rolling downhill

Oh my word, I’m so depressed. I thought I was experience a lot of fatigue, possibly more of the fibro flare but no, definately depression. This morning when I got up I was barely moving when I went to the gym; just sort of lumbering along doing the best I could. I only managed 5 minutes on the treadmill to warm up. Affterwards I went a social get together and a meeting, basically feeding off their energy to survive. When I got home I passed out. I never, ever nap so that should have clued me in but it didn’t. I was getting some things done with my Fall organizing and cleaning so didn’t think much of it. The thing is, I don’t have traditional depression, mine is agitated depression meaning I have excess, or rather, chaotic energy while feeling near suicidally low.

Isn’t this fun?

Tonight was sangha night and this week we sat 3 25-minute rounds with 10 minutes kinhin (walking meditation) in between. I was considering strongly not going. I’m glad I did go because if sitting zazen doesn’t show you what your head is doing then I don’t know what will.

What came up?

My utter lack of purpose in life and my complete lack of any contribution whatsoever. I’m pretty much existing and that was fine for a long time. I’m not one of those people who feel I need a purpose in life. For me, that leads to disappointments because coupled with purpose is expectations and those are dangerous for me! But what hit me so hard was, “what’s the point?” What is the point of my existence anyway? Is it to just take up space till I die? Is it just to contribute to the economy? I mean really… I live alone, no family around, no career, I’m not even volunteering anymore so what’s the point of my being here?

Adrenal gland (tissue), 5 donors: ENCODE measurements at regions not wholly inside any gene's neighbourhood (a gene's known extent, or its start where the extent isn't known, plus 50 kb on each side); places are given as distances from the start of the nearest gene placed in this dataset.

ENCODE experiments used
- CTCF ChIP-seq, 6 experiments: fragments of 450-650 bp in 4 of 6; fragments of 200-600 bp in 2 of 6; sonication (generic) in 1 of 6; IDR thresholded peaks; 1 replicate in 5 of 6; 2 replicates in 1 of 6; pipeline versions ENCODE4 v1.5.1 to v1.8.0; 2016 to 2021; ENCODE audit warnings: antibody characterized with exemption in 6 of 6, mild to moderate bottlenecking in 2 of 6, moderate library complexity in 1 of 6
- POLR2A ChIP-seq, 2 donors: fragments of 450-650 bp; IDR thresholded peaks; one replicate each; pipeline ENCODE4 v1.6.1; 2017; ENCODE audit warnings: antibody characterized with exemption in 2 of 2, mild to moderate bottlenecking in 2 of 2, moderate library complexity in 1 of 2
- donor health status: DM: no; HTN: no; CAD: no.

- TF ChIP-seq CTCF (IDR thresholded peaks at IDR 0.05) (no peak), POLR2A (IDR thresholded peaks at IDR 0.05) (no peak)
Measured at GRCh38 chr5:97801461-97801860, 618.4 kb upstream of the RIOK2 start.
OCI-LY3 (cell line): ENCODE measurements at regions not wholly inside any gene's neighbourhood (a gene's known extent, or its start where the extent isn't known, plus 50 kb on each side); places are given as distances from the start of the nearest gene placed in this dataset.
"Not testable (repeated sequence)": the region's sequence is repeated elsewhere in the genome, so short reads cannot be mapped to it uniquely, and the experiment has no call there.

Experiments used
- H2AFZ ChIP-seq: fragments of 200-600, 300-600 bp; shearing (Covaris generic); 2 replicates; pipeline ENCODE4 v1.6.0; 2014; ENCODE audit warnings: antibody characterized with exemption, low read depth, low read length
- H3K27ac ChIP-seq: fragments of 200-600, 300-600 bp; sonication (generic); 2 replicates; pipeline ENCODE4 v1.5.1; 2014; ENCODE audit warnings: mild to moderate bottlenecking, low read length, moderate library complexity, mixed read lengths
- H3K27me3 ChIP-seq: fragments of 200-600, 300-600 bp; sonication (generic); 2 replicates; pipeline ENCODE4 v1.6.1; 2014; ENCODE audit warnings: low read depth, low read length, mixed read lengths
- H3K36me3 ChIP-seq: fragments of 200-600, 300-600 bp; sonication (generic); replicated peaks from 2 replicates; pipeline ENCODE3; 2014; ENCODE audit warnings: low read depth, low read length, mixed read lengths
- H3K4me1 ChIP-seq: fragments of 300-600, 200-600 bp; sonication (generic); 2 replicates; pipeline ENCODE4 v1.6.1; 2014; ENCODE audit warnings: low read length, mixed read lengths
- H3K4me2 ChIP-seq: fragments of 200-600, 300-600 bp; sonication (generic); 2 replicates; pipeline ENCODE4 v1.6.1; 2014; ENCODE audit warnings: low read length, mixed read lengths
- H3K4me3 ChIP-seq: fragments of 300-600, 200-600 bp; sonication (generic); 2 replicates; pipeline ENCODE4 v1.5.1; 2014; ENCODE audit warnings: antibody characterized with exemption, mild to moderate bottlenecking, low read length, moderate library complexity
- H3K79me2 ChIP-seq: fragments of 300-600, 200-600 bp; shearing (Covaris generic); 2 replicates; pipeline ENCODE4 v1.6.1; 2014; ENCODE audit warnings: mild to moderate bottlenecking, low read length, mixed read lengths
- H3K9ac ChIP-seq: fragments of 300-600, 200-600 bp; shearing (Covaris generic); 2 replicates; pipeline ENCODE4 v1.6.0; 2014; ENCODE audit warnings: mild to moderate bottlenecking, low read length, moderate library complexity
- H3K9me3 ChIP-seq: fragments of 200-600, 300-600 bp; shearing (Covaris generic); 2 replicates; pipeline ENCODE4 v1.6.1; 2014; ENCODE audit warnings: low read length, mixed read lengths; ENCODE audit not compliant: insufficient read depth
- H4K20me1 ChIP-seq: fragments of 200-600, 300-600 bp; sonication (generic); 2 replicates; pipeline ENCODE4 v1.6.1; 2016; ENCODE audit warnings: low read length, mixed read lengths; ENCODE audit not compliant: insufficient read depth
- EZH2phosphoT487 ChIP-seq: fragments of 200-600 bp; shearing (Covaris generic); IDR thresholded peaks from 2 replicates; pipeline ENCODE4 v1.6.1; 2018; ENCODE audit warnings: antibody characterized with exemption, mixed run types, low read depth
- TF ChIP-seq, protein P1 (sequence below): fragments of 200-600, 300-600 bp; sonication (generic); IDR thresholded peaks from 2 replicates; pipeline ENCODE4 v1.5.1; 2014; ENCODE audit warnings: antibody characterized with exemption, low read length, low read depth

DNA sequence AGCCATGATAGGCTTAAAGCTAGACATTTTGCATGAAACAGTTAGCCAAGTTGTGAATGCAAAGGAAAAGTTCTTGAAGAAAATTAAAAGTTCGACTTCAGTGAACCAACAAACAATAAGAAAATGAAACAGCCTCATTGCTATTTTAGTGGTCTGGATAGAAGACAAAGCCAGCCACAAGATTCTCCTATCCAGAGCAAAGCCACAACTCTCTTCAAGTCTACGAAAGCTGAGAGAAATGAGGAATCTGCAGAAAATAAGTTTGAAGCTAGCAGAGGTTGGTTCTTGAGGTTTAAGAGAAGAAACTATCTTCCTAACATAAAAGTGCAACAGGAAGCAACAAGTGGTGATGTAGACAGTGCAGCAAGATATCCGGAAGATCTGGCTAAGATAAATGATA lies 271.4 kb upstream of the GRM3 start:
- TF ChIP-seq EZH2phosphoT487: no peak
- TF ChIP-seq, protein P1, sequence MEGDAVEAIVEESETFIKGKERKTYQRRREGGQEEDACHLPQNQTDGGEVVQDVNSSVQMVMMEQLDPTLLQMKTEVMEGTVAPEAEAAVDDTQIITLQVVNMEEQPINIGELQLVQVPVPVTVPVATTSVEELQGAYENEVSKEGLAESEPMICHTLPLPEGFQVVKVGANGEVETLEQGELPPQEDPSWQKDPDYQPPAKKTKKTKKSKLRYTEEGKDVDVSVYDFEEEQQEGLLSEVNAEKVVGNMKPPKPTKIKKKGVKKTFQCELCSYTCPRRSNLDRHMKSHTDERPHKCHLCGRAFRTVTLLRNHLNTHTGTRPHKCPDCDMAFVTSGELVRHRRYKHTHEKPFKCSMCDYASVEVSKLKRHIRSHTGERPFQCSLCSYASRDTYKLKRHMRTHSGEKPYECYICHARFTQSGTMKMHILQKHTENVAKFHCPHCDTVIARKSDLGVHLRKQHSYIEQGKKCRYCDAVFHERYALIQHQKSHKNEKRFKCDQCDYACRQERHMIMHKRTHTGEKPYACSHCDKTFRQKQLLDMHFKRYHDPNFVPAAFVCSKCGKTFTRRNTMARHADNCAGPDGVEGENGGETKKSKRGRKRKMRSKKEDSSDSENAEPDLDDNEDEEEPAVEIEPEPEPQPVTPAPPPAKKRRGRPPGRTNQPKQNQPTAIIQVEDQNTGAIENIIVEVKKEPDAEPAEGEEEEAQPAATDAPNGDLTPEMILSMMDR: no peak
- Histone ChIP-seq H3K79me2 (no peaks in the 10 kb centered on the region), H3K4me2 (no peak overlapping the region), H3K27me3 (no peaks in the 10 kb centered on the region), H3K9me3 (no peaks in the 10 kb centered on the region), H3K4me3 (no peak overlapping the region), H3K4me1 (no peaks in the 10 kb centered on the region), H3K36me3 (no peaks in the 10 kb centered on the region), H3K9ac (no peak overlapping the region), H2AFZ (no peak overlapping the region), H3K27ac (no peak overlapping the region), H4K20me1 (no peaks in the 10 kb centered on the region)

Sound suicidal?

No, I’m not that. I’m giving you a tiny peak into my brain when I’m depressed. Like everytime I’m depressed this happens. I have no control over it. The sooner I remmeber that this will pass the better. It doesn’t feel like it’s going to pass but it always does. The best way to explain it to people who have never experienced true physical depression (biochemically based, not situational) is this. Imagine you ate something bad and got food poisoning. You pretty much feel like you’re going to die and if it’s really bad, your brain is kind of actually wanting you to. It’s all encompassing and clouds all judgments about everything else. That is similar to what depression is like. Life can be perfect, beautiful, wonderful but when I’m depressed, everything is horrible, tragic and awful. It feels hopeless and it becomes hard to find reasons to go on. I’ve gone through this so many times that the tiny part of my brain still attached to a blip of rationality shoots forth a signal saying, “wait… just wait… it’ll pass.”

Instead of focusing on my breath, as is the normal zazen practice, I decided to observe the chaos of depression in my head to see if I could learn anything. The one useful thing that came up with my 2nd personal vow: I vow to be patient and loving to myself especially when pain and suffering are present. Depression is definiately suffering so patience, kindness, perseverence… keep on keeping on.

The following poem is one of my favorites. It’s nice to pull out and read every now and again so I’ll share it here with you in case anyone finds it a useful addition to their toolbox.

The fighting spirit

I fight a battle every day, against discouragement and fear;
Some foe stands always in my way, the path ahead is never clear!
I must forever be on guard against the doubts that skulk along;
I get ahead by fighting hard, but fighting keeps my spirit strong.

I hear the croakings of Despair, the dark predictions of the weak;
I find myself pursued by Care, no matter what the end I seek;
My victories are small and few, it matters not how hard I strive;
Each day the fight begins anew; but fighting keeps my hopes alive.

My dreams are spoiled by Circumstance, my plans are wrecked by Fate or Luck;
Some hour, perhaps, will bring my chance, but that great hour has never struck;
My progress has been slow and hard, I had to climb and crawl and swim.
Fighting for every stubborn yard, but I have kept in fighting trim.

I have to fight my doubts away, and be on guard against my fears;
The feeble croaking of Dismay has been familiar through the years;
My dearest plans keep going wrong, events combine to thwart my will.
But fighting keeps my spirits strong, and I am undefeated still!

S. E. Kiser

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